The secret life of Austin’s most famous homeless cross-dresser gets revealed in a new film

Leslie Cochran, Becoming Leslie, Tracy FrazierLocals knew Leslie by his eye-catching thongs and high heels … but those were only a small part of his inspiring life story.

Author: Charlie Himmler

The post The secret life of Austin’s most famous homeless cross-dresser gets revealed in a new film appeared first on LGBTQ Nation.

Homeless people of color started our revolution, so why we forget about them?

Two women embracing holding a banner at a Pride march.

I got married in June 2016 on a beach in Hawaii and it was the most beautiful day of my life.

Two days later the Pulse shootings happened. This was the first attack on my community that I had been conscious of and the worst in my lifetime. 2016 would turn out to be the deadliest year for the LGBTI community on record.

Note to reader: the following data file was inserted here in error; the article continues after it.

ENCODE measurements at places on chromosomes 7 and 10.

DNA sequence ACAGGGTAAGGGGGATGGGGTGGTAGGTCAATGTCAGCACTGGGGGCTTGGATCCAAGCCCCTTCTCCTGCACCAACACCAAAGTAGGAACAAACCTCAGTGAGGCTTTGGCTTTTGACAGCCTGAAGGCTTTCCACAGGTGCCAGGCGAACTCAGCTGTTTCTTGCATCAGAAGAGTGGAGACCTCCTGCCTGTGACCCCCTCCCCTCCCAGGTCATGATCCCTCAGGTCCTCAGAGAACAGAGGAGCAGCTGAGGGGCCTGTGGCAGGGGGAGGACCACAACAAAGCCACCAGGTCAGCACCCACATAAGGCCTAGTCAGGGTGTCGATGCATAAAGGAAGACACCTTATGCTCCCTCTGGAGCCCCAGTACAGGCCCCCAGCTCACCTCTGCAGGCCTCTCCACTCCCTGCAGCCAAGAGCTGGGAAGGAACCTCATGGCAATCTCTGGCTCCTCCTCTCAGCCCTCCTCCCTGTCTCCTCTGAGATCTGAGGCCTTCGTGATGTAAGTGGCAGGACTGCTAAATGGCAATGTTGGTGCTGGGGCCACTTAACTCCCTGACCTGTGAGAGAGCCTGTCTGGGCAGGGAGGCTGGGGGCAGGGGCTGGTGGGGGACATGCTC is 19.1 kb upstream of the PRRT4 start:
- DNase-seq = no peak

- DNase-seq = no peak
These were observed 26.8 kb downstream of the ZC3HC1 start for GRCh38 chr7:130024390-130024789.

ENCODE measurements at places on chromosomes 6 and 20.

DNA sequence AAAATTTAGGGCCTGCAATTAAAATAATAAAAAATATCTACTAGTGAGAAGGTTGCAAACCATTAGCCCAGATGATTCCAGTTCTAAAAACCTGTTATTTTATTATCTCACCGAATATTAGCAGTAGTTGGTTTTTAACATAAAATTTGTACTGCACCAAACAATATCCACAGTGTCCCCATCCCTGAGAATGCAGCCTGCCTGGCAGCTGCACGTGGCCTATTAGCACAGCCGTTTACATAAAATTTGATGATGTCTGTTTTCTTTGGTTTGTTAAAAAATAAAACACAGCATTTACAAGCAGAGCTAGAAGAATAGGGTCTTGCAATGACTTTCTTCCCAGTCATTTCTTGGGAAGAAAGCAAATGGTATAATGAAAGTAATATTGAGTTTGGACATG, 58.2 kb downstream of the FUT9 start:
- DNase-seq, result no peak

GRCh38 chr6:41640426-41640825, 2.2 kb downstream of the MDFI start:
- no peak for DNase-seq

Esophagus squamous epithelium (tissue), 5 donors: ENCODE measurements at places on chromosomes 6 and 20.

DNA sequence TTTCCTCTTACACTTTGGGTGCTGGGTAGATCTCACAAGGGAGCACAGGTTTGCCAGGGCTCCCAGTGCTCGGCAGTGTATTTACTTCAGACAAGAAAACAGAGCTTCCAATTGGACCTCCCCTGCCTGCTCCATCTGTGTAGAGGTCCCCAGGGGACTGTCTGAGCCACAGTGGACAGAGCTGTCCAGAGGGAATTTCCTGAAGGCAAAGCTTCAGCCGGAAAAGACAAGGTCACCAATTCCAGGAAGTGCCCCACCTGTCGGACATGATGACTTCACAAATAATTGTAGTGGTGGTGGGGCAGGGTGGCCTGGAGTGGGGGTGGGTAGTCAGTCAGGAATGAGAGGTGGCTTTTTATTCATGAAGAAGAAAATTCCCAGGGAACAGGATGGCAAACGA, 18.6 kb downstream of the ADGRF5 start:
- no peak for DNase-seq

We spent the morning reading and crying. When I opened the curtains I saw two rainbows across Pearl Harbour.

Later that summer my wife and I visited New York for Brooklyn’s Afropunk festival.

My first time in NYC

We stayed on the Lower East Side, St. Marks Place. Ada Calhoun called the street ‘like superglue for fragmented identities’ and wrote ‘the street is not for people who have chosen their lives… it is for the wanderer, the undecided, the lonely, and the promiscuous.’

We picked up ice creams from The Big Gay Ice Cream Shop and walked to Tompkins Square Park. There, punks and homeless people had rioted in 1988.

Around the corner was the first building of Street Transvestite Action Revolutionaries (STAR), a radical house for homeless queer youth and sex workers set up by trans, POC, homelessness activists Sylvia Rivera and Marsha P. Johnson. They’d originally parked up a trailer in Greenwich Village as the first shelter for homeless queers.